We started out with jasmine green tea, edamame, and miso soup, which provided a great start to the meal of appetizers. ;P Next time I want to try the edamame with garlic sauce and the seafood teapot soup, which I hope is a type of dobin mushi, a particular favorite of mine. The edamame were warm and lightly salted. Although I forgot to take pictures of the miso soup, Mom’s was indeed beautiful the the crab meat artistically displayed in the middle. My miso soup with tofu was hot and comforting with great umami (satisfyingly savory flavor). I have found a new love of poki or poke, which is basically a sea vegetable and raw fish salad. (Thank you Anise for introducing this type of dish to me! I can’t wait to try some dishes from your poki  recipe book.) I also really enjoy seaweed salads, so I ordered the poki salad made with ahi tuna. The fish and seaweed were perfect, and the white and black sesame seeds and orange and red tobiko mixed into the salad were more than just garnishes, adding delicious flavor and mesmerizing bright colors and wonderful flavors. It was so delicious, I almost forgot to take a picture. I thought about ordering a meat and vegetable combination plate of tempura, but I don’t think we would have had enough room in our quickly filling tummies to eat it.

There were so many great looking sushi rolls on the menu, it was difficult to narrow down our order to merely two. Somehow we managed before reading the menu descriptions made us much hungrier. We finally decided upon the caterpillar and Godzilla rolls. The caterpillar included unagi, cucumber and avocado with garnishes of black sesame seeds and green tobiko on top. I really like tobiko for its mild fishy flavor and crunchiness and are kind of like salmon roe, which I don’t like, since the salmon eggs have a stronger taste and remind me of fishy bath beads due to their size. The caterpillar roll was also dressed with nitsume, as cooked eel dishes usually are. I love this sauce and wish that it was featured in more dishes and not merely a cooked eel accompaniment. I think I’ll make some with the recipe that I found (click in the nitsume link above) but with less sugar. I also want to find out how different sweeteners, like agave, turbinado or sucanat affect the sauce flavor, so that I can make a sauce with a lower glycemic index value.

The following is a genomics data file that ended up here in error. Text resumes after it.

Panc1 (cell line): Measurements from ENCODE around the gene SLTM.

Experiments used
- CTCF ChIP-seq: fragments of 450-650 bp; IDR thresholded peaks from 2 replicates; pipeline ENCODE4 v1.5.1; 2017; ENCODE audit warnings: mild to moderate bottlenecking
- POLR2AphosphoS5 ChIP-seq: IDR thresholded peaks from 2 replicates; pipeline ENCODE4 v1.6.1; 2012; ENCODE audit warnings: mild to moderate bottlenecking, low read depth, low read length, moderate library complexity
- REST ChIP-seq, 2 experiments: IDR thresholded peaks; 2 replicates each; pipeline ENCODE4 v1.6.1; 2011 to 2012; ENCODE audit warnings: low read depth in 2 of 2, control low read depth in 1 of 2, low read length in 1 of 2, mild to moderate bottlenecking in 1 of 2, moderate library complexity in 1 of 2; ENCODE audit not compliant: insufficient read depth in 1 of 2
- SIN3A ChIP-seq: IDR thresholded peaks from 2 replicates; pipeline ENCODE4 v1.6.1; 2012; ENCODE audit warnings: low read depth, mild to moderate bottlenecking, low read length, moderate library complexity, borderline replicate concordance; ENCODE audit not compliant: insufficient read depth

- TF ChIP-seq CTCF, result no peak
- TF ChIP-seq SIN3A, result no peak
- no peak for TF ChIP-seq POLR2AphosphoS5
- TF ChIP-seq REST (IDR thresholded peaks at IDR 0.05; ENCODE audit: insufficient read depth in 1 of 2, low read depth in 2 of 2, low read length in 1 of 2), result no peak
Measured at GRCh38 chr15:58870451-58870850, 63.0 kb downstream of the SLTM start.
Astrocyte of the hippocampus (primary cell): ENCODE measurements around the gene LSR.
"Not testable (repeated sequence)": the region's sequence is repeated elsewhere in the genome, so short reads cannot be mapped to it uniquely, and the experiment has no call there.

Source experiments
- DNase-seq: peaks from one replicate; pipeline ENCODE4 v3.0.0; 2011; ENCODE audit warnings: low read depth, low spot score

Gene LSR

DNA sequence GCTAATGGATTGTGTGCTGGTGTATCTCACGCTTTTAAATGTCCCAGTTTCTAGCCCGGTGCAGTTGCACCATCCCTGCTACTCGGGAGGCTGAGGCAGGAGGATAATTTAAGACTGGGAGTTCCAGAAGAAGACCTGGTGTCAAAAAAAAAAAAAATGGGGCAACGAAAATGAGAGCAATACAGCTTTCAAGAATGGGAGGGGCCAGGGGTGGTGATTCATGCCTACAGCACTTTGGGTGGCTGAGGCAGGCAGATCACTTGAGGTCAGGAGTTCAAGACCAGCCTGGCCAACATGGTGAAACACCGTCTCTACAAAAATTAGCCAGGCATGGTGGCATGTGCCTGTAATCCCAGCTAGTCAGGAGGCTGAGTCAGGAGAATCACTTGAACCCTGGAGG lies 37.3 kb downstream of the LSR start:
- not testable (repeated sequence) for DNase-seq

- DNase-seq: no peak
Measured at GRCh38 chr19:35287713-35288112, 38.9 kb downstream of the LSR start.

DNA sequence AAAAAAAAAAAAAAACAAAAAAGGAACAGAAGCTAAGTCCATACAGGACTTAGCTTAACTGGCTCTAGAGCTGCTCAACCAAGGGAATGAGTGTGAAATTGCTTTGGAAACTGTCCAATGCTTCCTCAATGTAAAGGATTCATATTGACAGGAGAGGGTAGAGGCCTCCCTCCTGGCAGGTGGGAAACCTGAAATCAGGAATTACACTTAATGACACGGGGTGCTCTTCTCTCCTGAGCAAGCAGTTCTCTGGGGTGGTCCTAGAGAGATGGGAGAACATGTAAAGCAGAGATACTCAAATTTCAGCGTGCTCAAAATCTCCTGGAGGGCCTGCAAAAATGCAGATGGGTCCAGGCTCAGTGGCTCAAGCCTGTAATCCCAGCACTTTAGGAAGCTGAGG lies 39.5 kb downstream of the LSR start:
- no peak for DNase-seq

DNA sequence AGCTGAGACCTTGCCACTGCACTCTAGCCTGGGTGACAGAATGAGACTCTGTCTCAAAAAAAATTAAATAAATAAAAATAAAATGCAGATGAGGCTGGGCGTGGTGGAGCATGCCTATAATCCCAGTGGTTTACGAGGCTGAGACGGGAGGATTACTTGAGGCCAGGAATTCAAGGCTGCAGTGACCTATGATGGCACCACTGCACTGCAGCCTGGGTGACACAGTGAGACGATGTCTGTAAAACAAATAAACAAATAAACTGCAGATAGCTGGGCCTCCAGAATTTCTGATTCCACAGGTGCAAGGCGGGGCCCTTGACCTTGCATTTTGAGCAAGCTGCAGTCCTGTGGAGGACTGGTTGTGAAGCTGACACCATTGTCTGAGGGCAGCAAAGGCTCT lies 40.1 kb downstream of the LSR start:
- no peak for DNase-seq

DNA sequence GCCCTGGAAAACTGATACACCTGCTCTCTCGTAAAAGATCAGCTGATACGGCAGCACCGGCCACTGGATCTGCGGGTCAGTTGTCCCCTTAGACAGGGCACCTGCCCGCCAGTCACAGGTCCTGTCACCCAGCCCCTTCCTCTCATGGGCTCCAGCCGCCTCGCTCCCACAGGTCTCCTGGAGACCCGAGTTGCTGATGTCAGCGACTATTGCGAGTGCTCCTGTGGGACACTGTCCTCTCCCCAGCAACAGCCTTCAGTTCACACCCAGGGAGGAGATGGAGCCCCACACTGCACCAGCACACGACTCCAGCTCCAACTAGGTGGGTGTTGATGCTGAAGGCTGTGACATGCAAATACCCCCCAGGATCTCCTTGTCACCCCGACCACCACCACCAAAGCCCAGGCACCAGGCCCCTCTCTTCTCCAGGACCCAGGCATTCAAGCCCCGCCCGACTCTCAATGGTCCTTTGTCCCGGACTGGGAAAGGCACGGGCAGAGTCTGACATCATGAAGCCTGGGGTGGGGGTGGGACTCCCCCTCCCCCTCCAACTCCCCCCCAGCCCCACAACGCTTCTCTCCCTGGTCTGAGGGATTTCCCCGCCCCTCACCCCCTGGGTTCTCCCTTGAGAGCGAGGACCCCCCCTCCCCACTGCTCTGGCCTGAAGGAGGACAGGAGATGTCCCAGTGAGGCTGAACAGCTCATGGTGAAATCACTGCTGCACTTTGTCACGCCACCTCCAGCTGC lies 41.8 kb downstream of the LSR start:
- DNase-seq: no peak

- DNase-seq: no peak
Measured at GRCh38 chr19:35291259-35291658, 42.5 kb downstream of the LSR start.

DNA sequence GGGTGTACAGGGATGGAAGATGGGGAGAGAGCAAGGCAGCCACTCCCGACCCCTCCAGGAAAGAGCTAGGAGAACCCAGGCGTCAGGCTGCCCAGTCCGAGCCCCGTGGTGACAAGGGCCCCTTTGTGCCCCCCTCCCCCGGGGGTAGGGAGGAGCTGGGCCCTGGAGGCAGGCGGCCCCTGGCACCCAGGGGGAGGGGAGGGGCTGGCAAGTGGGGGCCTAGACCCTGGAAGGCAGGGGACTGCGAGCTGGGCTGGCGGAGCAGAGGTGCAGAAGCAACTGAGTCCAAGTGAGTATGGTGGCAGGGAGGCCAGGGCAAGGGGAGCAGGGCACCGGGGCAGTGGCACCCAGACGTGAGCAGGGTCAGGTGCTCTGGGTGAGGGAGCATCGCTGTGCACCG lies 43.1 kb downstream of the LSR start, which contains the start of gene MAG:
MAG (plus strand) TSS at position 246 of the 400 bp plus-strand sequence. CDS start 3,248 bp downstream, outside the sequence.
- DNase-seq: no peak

I had never seen a Godzilla roll before, but it looked amazingly delectable on the menu. Ours was filled with tempura shrimp, crab, romaine lettuce, cucumber and scallions and was topped with avocado and smoked salmon. This roll was also garnished with sesame seeds and drizzled with sauce of some sort. I suppose I will have to just order it again, in order to remember what kind it was…. Darn. 😉 Regardless of the sauce, the Godzilla roll was downright tasty, and I will order it again. In addition to my recently acquired taste for wasabi, I’ve also found that I can suddenly eat pickled ginger, too. It use to be way too spicy for my palate and stomach and cause me heartburn, but I tried the ginger with the sushi and found it exceedingly palatable. Surprise!

Look at these! Don’t they look drool-worthy?! Yum! In addition to the vast variety of items normally on the menu, there are also many seasonal dishes that frequently get swapped out, as well. I look forward to trying some of those, too. Which sushi restaurants do you prefer and why? Which of their specialty rolls do you like the most?